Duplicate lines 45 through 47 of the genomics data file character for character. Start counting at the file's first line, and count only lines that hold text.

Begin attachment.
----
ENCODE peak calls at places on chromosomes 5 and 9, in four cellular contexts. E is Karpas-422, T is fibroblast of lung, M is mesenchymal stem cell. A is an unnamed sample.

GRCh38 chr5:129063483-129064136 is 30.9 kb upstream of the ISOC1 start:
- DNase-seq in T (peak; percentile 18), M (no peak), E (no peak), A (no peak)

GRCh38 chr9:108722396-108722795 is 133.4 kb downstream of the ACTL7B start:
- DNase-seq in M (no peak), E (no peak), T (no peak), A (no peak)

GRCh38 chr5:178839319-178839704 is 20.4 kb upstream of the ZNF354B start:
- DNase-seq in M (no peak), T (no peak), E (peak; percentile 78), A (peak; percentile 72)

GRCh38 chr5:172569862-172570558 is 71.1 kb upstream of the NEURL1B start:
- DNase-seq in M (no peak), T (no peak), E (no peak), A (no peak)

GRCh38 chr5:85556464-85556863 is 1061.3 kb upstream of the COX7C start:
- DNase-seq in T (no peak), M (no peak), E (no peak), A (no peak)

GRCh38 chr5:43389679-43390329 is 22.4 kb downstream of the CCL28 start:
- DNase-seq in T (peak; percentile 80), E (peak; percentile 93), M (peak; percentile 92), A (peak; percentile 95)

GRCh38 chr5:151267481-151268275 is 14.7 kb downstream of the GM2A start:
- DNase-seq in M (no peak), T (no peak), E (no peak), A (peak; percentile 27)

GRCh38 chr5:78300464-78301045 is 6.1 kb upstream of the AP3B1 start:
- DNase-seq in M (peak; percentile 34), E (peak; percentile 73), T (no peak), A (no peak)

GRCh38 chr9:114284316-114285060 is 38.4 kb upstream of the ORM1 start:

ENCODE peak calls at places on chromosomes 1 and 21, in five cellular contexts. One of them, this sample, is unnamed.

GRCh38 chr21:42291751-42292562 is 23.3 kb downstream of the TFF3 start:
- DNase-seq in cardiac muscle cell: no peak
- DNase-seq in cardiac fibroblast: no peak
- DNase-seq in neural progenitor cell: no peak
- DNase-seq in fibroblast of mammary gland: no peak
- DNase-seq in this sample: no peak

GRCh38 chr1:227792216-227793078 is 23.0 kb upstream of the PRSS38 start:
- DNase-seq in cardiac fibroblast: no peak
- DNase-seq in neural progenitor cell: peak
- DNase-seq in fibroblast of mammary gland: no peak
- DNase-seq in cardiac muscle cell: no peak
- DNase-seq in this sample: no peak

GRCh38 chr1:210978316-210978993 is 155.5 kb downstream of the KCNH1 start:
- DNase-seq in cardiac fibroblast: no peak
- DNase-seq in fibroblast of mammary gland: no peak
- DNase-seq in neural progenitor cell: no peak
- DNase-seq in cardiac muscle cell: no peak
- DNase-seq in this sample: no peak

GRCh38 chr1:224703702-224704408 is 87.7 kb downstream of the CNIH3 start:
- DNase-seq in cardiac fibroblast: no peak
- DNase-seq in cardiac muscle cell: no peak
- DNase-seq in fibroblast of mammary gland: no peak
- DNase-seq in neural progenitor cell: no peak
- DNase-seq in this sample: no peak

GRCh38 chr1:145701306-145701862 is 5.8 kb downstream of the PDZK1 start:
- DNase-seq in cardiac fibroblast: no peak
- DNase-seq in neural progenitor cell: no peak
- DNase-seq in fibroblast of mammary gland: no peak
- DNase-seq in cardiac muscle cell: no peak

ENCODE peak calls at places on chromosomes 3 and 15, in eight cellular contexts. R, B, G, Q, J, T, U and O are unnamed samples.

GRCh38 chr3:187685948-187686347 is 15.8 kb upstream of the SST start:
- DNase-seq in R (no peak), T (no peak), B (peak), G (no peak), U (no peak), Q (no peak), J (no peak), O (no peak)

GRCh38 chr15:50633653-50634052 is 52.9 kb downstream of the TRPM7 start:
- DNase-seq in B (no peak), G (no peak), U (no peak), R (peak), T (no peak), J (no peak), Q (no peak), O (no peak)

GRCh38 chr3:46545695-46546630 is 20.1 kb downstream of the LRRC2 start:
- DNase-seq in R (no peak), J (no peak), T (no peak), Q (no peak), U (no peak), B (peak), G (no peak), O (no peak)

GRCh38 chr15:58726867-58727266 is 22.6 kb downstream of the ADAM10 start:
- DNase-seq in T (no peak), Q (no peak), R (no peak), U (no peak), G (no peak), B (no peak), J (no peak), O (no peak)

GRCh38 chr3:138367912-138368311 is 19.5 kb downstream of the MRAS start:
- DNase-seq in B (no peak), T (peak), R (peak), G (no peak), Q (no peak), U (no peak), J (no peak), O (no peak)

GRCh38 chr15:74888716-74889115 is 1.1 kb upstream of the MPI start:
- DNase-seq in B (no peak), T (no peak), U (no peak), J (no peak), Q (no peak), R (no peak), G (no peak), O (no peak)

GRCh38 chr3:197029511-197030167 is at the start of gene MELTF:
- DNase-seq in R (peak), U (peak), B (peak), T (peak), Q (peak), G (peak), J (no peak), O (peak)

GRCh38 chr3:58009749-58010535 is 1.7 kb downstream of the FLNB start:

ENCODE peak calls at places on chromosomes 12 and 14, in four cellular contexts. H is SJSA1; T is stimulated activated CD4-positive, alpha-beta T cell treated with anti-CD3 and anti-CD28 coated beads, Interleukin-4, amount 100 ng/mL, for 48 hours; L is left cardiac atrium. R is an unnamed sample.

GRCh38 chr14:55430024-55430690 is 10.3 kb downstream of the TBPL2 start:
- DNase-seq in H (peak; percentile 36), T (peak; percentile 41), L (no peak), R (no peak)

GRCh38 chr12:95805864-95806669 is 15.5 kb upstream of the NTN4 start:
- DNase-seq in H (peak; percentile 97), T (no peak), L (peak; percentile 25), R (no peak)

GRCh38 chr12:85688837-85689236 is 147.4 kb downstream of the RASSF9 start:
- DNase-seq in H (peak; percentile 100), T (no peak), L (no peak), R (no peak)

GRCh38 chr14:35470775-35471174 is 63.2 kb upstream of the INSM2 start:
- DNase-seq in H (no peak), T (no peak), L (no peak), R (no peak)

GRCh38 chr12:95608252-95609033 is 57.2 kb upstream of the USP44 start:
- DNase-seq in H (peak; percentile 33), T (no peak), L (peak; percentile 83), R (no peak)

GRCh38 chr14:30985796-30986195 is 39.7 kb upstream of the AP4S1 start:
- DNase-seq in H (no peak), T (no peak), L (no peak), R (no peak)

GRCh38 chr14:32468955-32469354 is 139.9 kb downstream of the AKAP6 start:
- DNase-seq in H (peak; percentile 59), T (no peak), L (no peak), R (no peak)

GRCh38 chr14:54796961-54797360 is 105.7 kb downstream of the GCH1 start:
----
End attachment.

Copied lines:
- DNase-seq in cardiac fibroblast: no peak
- DNase-seq in neural progenitor cell: no peak
- DNase-seq in fibroblast of mammary gland: no peak